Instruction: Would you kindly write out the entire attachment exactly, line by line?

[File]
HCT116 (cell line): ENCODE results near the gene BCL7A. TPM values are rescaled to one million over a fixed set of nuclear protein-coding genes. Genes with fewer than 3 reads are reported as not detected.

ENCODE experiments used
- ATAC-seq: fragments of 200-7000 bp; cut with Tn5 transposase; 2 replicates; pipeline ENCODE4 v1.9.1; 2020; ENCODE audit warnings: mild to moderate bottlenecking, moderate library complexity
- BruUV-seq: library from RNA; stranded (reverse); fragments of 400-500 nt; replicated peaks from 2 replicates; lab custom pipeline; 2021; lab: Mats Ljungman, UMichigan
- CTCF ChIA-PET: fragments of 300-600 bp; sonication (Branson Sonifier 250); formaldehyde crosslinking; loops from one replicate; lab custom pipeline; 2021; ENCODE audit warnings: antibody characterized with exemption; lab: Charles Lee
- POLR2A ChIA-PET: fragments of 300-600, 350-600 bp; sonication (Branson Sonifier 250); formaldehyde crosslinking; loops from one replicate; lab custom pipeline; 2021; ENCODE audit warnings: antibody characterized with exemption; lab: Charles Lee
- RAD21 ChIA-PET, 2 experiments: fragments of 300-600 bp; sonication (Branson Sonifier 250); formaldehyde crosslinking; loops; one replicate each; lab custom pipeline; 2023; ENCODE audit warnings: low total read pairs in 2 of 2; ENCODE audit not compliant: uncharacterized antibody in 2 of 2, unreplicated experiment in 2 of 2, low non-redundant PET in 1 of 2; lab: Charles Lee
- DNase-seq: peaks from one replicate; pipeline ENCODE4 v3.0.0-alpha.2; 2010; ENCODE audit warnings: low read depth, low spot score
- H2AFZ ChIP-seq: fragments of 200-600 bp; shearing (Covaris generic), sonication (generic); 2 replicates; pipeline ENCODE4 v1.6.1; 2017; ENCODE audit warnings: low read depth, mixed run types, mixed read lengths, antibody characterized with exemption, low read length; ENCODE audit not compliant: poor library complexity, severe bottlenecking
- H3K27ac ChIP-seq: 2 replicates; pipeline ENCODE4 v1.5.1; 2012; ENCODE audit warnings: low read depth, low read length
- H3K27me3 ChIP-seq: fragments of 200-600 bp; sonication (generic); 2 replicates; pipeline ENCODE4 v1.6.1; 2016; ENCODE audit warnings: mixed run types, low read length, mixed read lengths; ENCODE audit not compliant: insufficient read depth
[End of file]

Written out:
HCT116 (cell line): ENCODE results near the gene BCL7A. TPM values are rescaled to one million over a fixed set of nuclear protein-coding genes. Genes with fewer than 3 reads are reported as not detected.

ENCODE experiments used
- ATAC-seq: fragments of 200-7000 bp; cut with Tn5 transposase; 2 replicates; pipeline ENCODE4 v1.9.1; 2020; ENCODE audit warnings: mild to moderate bottlenecking, moderate library complexity
- BruUV-seq: library from RNA; stranded (reverse); fragments of 400-500 nt; replicated peaks from 2 replicates; lab custom pipeline; 2021; lab: Mats Ljungman, UMichigan
- CTCF ChIA-PET: fragments of 300-600 bp; sonication (Branson Sonifier 250); formaldehyde crosslinking; loops from one replicate; lab custom pipeline; 2021; ENCODE audit warnings: antibody characterized with exemption; lab: Charles Lee
- POLR2A ChIA-PET: fragments of 300-600, 350-600 bp; sonication (Branson Sonifier 250); formaldehyde crosslinking; loops from one replicate; lab custom pipeline; 2021; ENCODE audit warnings: antibody characterized with exemption; lab: Charles Lee
- RAD21 ChIA-PET, 2 experiments: fragments of 300-600 bp; sonication (Branson Sonifier 250); formaldehyde crosslinking; loops; one replicate each; lab custom pipeline; 2023; ENCODE audit warnings: low total read pairs in 2 of 2; ENCODE audit not compliant: uncharacterized antibody in 2 of 2, unreplicated experiment in 2 of 2, low non-redundant PET in 1 of 2; lab: Charles Lee
- DNase-seq: peaks from one replicate; pipeline ENCODE4 v3.0.0-alpha.2; 2010; ENCODE audit warnings: low read depth, low spot score
- H2AFZ ChIP-seq: fragments of 200-600 bp; shearing (Covaris generic), sonication (generic); 2 replicates; pipeline ENCODE4 v1.6.1; 2017; ENCODE audit warnings: low read depth, mixed run types, mixed read lengths, antibody characterized with exemption, low read length; ENCODE audit not compliant: poor library complexity, severe bottlenecking
- H3K27ac ChIP-seq: 2 replicates; pipeline ENCODE4 v1.5.1; 2012; ENCODE audit warnings: low read depth, low read length
- H3K27me3 ChIP-seq: fragments of 200-600 bp; sonication (generic); 2 replicates; pipeline ENCODE4 v1.6.1; 2016; ENCODE audit warnings: mixed run types, low read length, mixed read lengths; ENCODE audit not compliant: insufficient read depth